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    Date: Wed, 30 Apr 1986  17:44 EDT
    From: Rob MacLachlan <RAM@>
    Subject: FUNCTION and MACROLET
    In-Reply-To: Msg of 30 Apr 1986  10:28-EDT from NGALL at G.BBN.COM
    Message-ID: <RAM.12203040636.BABYL@>
	To me, it isn't an obvious clarification that FUNCTION can return
    strange objects.  I always though of function as causing "functional
    evaluation", and would always result in a callable object.
	Are people really suggesting that the compiler should arrange to
    compile and dump macrolet functions?  Is this legal?
    (defun def-a-macro (name)
      (macrolet ((foo (a b) `(cons ,a ,b)))
	 (setf (symbol-function name) #'foo)))
	Of course, if the manual is interpreted as saying that *nothing*
    is guaranteed about what symbol-function returns in the non-function
    case, then the compiler could compile the FUNCTION call so that it
    returned something totally random.
	Unless more is guaranteed about what SYMBOL-FUNCTION does in the
    non-function case, this option is useless.  I think it would better to
    say that it is an error to call SYMBOL-FUNCTION on any symbol which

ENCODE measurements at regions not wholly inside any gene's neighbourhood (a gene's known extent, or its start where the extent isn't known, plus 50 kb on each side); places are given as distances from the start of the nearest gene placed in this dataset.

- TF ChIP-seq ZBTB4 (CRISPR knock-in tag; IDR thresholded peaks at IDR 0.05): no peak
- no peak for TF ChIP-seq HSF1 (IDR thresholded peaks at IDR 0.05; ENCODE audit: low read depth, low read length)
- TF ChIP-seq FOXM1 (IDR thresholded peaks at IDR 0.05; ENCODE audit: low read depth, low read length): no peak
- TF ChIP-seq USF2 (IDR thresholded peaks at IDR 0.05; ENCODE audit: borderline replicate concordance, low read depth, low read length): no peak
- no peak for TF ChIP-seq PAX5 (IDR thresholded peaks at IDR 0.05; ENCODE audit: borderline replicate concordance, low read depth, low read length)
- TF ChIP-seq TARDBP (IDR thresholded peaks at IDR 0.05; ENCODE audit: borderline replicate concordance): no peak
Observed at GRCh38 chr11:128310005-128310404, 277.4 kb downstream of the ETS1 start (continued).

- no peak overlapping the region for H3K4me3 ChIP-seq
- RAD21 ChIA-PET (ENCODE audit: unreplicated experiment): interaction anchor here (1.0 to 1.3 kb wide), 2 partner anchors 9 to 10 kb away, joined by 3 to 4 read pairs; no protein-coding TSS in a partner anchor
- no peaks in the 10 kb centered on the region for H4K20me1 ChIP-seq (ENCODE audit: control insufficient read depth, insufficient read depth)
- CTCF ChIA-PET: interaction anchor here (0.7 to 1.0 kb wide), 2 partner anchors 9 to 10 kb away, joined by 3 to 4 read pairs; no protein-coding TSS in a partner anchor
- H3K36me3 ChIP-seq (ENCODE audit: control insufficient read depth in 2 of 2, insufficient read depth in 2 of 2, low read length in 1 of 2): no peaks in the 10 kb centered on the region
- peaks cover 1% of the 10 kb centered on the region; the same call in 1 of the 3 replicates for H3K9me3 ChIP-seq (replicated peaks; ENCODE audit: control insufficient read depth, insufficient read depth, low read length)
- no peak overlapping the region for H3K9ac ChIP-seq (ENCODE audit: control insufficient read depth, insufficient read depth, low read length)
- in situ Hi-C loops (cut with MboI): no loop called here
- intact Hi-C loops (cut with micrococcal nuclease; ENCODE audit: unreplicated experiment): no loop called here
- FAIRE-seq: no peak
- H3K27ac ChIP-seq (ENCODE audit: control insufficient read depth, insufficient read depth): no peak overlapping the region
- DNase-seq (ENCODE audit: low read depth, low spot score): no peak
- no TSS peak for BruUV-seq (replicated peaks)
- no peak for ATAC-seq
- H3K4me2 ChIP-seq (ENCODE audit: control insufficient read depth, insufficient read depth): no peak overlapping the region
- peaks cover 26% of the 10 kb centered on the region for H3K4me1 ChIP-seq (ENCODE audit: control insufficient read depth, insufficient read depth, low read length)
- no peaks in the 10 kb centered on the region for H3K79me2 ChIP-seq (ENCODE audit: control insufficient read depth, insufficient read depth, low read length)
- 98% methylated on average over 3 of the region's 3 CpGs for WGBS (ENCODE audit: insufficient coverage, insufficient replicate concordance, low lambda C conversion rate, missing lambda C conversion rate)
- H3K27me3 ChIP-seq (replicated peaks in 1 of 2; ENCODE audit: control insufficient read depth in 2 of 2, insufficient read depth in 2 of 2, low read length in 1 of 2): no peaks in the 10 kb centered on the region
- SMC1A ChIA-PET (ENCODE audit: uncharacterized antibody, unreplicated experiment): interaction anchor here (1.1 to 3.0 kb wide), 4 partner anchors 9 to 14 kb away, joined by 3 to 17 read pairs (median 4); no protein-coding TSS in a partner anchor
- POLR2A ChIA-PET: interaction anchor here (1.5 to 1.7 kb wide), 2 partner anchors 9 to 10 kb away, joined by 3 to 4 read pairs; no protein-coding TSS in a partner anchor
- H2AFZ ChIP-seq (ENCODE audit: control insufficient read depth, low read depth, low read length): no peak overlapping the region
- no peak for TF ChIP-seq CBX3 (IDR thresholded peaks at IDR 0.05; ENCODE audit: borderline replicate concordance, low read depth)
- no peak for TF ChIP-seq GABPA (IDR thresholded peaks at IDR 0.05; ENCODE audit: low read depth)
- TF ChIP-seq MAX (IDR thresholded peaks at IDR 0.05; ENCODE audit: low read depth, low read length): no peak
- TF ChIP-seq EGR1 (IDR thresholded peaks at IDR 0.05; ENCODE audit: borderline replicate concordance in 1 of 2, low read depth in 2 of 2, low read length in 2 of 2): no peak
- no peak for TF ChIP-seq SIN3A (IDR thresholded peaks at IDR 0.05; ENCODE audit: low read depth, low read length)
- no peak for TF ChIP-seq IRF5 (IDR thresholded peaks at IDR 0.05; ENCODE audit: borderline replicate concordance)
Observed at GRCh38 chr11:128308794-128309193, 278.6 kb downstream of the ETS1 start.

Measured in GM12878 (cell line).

isn't the name of a function.  Sensibly, it is illegal to do anything
    with a special-form object, and it is much more tasteful to manipulate macro
    definitions using MACRO-FUNCTION, so it seems that the ability to call
    SYMBOL-FUNCTION on non-functions it worthless.   And it we change
    SYMBOL-FUNCTION in this way, then it would be consistent with what
    FUNCTION already does in Spice Lisp.

I agree that SYMBOL-FUNCTION should be redefined so that "it is an
error" to give it a symbol that is fbound as a macro or special-form
and that FUNCTION be defined analogously.  That will require an
incompatible change to the language, whereas Guy's clarification
(which I was merely interpreting, not supporting) does not.  I am in
favor of such a change, but then I don't have to implement it.

	-- Nick